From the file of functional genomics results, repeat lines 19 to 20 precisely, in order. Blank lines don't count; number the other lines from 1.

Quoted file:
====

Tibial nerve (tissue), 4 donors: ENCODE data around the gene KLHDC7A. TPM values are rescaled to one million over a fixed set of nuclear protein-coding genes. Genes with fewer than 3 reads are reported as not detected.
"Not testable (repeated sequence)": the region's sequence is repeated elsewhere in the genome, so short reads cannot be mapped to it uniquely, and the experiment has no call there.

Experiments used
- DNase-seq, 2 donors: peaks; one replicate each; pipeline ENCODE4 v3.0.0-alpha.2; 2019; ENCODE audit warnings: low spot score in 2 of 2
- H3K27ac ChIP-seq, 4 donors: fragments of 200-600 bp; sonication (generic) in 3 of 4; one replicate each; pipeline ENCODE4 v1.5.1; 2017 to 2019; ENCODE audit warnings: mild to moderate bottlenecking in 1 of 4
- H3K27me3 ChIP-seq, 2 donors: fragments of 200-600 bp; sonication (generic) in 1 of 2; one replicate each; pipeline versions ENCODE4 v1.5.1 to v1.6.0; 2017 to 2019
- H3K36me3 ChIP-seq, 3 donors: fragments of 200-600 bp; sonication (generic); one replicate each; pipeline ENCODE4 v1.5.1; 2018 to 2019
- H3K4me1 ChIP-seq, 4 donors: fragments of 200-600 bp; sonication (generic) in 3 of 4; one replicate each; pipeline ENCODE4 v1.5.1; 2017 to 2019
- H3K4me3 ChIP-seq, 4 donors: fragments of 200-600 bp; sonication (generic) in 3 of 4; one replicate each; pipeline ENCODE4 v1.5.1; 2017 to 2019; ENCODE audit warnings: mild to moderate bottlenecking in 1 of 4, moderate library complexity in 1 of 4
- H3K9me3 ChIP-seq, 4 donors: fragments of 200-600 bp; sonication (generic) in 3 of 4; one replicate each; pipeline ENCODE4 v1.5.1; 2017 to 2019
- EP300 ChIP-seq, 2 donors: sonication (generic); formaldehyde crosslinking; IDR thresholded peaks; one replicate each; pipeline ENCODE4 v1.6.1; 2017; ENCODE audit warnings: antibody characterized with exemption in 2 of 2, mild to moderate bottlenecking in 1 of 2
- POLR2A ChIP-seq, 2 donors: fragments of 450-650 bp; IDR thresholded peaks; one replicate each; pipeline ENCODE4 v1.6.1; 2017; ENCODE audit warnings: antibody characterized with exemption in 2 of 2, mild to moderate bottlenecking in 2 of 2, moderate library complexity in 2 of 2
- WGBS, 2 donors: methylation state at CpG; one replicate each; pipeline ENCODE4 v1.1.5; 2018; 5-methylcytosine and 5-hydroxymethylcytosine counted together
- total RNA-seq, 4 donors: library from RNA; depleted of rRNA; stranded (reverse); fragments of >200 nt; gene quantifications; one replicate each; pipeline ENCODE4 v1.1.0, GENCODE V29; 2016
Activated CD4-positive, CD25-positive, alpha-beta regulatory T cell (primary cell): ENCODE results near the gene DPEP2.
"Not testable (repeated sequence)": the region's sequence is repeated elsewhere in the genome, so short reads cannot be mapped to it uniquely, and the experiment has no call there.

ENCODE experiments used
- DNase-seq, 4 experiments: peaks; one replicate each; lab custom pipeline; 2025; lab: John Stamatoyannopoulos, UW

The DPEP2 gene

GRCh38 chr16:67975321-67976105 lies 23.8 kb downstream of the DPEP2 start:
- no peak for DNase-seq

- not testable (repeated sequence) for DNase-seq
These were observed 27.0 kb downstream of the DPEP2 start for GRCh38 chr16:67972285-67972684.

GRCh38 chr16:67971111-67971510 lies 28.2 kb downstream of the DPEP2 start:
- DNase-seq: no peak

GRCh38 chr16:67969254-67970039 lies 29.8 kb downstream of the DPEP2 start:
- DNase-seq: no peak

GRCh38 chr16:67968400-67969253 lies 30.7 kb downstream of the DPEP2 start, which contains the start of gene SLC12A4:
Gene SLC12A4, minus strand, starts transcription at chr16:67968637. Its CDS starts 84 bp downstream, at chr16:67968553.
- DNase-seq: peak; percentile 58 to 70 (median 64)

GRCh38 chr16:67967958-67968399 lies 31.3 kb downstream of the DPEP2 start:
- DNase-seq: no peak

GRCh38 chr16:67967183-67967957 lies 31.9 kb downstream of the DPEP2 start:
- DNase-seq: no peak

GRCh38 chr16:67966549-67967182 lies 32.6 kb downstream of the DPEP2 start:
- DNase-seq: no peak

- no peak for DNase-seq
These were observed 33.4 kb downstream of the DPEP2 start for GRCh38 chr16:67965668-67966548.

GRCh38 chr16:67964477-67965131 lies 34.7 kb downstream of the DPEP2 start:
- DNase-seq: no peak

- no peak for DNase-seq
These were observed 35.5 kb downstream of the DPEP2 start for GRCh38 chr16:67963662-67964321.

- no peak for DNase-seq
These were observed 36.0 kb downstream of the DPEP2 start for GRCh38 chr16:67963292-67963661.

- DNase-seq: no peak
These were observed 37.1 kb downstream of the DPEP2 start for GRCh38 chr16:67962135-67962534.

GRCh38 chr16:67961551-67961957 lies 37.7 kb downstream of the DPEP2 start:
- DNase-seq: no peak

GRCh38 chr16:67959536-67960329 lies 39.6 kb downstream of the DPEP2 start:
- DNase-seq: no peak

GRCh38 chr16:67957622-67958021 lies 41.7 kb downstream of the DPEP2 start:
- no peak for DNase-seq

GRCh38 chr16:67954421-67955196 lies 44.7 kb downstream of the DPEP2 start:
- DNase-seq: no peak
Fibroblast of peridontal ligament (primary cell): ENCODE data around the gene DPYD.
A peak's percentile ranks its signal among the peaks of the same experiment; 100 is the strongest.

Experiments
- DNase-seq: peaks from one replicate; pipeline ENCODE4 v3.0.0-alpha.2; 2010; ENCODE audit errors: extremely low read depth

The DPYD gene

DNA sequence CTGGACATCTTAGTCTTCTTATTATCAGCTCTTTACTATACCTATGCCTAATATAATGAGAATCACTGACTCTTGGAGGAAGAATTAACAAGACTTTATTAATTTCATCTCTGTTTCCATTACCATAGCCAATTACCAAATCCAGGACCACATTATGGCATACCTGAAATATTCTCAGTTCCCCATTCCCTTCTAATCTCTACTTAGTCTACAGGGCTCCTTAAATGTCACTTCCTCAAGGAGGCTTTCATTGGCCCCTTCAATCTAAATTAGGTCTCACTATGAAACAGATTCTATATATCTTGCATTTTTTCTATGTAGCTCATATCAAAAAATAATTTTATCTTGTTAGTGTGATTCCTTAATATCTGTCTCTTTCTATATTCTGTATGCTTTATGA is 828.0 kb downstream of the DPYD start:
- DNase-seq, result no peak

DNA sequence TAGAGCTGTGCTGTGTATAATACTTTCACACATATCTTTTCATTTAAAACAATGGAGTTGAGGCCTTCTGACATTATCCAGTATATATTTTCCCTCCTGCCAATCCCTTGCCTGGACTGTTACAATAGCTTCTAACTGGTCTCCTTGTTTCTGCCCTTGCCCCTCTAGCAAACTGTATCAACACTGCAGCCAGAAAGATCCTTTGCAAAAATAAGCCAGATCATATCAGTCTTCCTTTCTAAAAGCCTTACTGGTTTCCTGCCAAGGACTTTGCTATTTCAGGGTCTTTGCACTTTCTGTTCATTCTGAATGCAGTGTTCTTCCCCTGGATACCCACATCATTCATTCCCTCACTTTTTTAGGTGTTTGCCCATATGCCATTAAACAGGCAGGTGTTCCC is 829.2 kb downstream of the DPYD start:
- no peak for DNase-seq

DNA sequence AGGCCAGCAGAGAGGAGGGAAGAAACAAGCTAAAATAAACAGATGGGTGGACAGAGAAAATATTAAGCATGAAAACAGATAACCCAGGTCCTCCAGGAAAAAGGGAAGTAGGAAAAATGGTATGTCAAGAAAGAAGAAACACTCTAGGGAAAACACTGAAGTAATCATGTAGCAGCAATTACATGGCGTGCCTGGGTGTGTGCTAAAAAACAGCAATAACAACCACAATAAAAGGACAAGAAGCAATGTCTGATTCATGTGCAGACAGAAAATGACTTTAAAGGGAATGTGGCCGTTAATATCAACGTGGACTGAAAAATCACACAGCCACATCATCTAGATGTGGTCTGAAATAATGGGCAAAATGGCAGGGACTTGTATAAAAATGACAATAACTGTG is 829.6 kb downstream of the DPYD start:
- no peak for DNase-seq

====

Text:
The DPEP2 gene

GRCh38 chr16:67975321-67976105 lies 23.8 kb downstream of the DPEP2 start: